The 1926 Miami hurricane, commonly called the “Great Miami” hurricane, was a large and intense tropical cyclone that devastated the Greater Miami area and caused extensive damage in the Bahamas and the U.S. Gulf Coast in September 1926.
The tropical cyclone is believed to have formed in the central Atlantic Ocean on September 11. Steadily strengthening as it tracked west-northwestward, the tropical storm reached hurricane intensity the next day. As a result of scattered observations at open sea, however, no ship encountered the storm until September 15, by which time the cyclone had reached major hurricane intensity north of the Virgin Islands. Strengthening continued up until the following day, when the storm reached peak intensity with a strength equivalent to a Category 4 hurricane. This intensity was maintained as the storm tracked across the Turks and Caicos and the Bahamas to landfall near Miami on September 18.
The 1926 storm was described by the U.S. Weather Bureau in Miami as “probably the most destructive hurricane ever to strike the United States.” It hit Fort Lauderdale, Dania, Hollywood, Hallandale and Miami. The death toll is estimated to be from 325 to perhaps as many as 800. No storm in previous history had done as much property damage.
Structural damage was stupefying. Utility poles hurtled through the air. Roofs were torn from buildings. Electricity and water were cut off. Even the beach seemed to shift; Collins Avenue was covered in sand, as were lobbies of prestigious oceanfront hotels.
According to the American Red Cross, the storm caused 372 fatalities, including 114 from the city of Miami, but these totals apparently do not include deaths outside the United States. Prior to 2003, the National Weather Service had long accepted 243 as the number of deaths, but historical research indicated that this total was far too low. The NWS then updated its totals to reflect the new findings. Even the estimates for the United States are uncertain and vary, since there were many people, especially transients and colored migrants in South Florida, listed as “missing”. About 43,000 people were left homeless, mostly in the Miami area.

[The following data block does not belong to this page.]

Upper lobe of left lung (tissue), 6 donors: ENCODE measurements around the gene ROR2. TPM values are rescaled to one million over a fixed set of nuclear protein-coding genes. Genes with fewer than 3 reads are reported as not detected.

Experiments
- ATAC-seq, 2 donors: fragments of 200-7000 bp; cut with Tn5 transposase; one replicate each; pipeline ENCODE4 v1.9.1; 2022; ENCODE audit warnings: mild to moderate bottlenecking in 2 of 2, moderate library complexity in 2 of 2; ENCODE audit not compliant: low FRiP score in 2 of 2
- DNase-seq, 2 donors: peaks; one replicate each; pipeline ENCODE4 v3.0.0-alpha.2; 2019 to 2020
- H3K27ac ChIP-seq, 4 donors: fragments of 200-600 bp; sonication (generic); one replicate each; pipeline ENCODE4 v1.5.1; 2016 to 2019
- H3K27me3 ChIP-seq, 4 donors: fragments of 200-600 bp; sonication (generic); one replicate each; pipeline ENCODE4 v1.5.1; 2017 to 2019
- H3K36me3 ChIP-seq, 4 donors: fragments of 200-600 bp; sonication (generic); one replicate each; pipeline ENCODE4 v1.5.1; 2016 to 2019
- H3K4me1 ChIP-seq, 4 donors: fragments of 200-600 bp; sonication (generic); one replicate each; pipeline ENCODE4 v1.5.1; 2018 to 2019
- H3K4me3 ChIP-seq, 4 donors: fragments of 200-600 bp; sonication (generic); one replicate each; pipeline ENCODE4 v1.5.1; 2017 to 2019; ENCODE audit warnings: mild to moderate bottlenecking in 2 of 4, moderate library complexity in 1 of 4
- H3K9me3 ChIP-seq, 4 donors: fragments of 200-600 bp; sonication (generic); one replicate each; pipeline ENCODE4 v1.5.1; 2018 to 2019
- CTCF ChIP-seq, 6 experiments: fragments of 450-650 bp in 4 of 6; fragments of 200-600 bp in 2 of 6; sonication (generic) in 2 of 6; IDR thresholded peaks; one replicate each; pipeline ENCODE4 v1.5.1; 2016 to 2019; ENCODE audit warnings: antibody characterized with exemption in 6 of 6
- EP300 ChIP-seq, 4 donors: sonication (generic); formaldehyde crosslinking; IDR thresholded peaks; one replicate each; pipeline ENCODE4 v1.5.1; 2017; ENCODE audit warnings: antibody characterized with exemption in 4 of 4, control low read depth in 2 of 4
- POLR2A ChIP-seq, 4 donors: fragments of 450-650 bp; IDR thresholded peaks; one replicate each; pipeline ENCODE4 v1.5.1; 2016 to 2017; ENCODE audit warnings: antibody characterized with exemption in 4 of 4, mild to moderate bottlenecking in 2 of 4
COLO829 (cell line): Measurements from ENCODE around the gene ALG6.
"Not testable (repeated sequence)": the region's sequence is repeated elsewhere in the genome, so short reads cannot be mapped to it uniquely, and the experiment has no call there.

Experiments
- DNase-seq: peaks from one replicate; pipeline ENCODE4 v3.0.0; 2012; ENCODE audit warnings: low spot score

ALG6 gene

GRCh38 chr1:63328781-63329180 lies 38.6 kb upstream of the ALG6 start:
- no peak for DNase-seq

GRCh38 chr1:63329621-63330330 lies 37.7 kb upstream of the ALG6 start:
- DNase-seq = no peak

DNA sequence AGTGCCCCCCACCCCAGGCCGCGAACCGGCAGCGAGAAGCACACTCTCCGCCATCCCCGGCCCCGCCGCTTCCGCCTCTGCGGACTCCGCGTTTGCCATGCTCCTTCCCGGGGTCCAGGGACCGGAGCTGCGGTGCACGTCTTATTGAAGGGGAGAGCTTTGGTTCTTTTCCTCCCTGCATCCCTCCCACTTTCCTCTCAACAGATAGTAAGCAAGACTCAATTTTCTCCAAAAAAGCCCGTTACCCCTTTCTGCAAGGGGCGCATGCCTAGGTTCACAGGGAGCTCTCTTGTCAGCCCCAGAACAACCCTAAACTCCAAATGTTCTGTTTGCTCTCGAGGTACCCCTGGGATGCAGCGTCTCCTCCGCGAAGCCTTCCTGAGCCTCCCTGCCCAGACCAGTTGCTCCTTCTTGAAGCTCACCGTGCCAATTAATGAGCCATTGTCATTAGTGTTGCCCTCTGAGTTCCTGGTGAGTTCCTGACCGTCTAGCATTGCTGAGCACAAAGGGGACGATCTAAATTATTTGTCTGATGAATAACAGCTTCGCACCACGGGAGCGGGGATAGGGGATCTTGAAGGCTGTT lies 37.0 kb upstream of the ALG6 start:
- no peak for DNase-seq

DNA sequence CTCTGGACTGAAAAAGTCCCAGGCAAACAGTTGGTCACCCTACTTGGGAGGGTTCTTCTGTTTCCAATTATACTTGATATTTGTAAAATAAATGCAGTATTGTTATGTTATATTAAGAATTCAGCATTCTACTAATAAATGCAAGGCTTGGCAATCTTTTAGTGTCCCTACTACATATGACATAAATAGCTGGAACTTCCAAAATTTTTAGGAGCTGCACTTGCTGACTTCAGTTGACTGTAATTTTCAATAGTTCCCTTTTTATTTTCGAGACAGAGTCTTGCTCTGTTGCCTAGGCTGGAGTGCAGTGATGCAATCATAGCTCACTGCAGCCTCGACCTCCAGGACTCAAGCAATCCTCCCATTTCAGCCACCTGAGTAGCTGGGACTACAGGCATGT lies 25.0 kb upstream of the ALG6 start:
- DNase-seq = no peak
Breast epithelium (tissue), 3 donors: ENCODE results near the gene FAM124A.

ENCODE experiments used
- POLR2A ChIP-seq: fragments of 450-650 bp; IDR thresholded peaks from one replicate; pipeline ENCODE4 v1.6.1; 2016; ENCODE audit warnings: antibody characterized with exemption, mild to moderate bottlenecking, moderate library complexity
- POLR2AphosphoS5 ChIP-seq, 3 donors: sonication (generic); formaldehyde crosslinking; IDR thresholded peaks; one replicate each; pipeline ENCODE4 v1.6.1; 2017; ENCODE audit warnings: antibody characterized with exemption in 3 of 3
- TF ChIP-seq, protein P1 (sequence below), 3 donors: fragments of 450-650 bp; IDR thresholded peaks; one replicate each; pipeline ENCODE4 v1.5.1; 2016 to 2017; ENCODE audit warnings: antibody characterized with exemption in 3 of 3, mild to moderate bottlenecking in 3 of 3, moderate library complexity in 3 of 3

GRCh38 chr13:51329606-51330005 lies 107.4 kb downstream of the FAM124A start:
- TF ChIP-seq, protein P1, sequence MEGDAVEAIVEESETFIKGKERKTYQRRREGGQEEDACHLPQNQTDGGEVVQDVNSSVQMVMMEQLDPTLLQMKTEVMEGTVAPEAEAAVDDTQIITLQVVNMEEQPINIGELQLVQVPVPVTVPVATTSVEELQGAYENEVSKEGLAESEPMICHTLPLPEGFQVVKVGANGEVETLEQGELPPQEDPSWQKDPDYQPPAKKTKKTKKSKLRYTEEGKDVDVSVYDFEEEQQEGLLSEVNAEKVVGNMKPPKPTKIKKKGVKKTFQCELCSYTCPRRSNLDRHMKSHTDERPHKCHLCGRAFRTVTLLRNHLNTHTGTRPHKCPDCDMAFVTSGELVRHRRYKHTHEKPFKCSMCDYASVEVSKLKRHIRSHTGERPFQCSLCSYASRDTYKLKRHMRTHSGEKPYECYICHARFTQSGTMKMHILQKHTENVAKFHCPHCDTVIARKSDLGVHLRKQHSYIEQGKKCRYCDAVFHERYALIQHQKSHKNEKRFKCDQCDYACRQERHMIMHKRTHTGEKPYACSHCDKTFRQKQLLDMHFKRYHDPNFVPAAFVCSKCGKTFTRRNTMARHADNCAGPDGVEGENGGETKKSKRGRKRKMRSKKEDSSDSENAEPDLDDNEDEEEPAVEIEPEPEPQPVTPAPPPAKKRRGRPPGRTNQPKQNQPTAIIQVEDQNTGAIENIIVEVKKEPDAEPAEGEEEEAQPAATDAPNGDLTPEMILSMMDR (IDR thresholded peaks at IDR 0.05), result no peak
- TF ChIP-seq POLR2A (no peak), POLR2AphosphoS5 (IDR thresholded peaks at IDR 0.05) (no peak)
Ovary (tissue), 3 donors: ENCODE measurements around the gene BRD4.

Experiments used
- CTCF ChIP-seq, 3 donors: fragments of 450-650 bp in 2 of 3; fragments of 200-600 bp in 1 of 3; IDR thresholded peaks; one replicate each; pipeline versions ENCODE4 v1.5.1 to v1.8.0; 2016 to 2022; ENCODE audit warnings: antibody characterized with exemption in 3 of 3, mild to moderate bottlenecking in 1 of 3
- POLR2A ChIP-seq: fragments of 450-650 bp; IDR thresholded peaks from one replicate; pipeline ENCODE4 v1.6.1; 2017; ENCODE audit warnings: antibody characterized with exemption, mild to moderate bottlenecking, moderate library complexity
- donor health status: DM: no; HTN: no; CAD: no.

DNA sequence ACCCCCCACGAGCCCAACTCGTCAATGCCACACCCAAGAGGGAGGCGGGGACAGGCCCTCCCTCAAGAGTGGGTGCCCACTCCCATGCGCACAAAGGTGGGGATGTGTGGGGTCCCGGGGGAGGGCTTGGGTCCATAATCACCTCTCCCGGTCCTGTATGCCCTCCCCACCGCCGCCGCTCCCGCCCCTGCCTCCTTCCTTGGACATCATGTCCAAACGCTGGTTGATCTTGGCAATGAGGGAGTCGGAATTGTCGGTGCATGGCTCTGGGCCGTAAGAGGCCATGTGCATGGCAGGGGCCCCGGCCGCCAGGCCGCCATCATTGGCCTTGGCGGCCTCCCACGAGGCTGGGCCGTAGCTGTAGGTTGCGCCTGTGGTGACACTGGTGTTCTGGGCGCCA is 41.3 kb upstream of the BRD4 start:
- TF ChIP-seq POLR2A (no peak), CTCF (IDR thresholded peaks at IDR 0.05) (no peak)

Several events, including the sinking of a ship in the Miami harbor and an embargo by the Florida East Coast Railroad before the storm, weakened the Florida land boom of the 1920s in South Florida. However, the storm is considered the final blow to end the boom locally. Thousands of newcomers to Florida left the state and cleared their bank accounts, leaving many banks to the brink of bankruptcy. As a result, the Great Depression of 1929 did not make a great impact to Florida unlike the rest of the country. Many planned developments, which had fallen into deadlock due to insufficient resources, were abandoned due to the economic effects of the hurricane. In Boca Raton, for instance, one planned community by Addison Mizner, called Villa Rica, was destroyed by the hurricane and never rebuilt. South Florida did not achieve full economic recovery until the 1940s.
This is actual Film footage taken in and around the Miami and Miami Beach area of some of the damage caused by this historical hurricane.
Photos: Florida Memory Project NOAA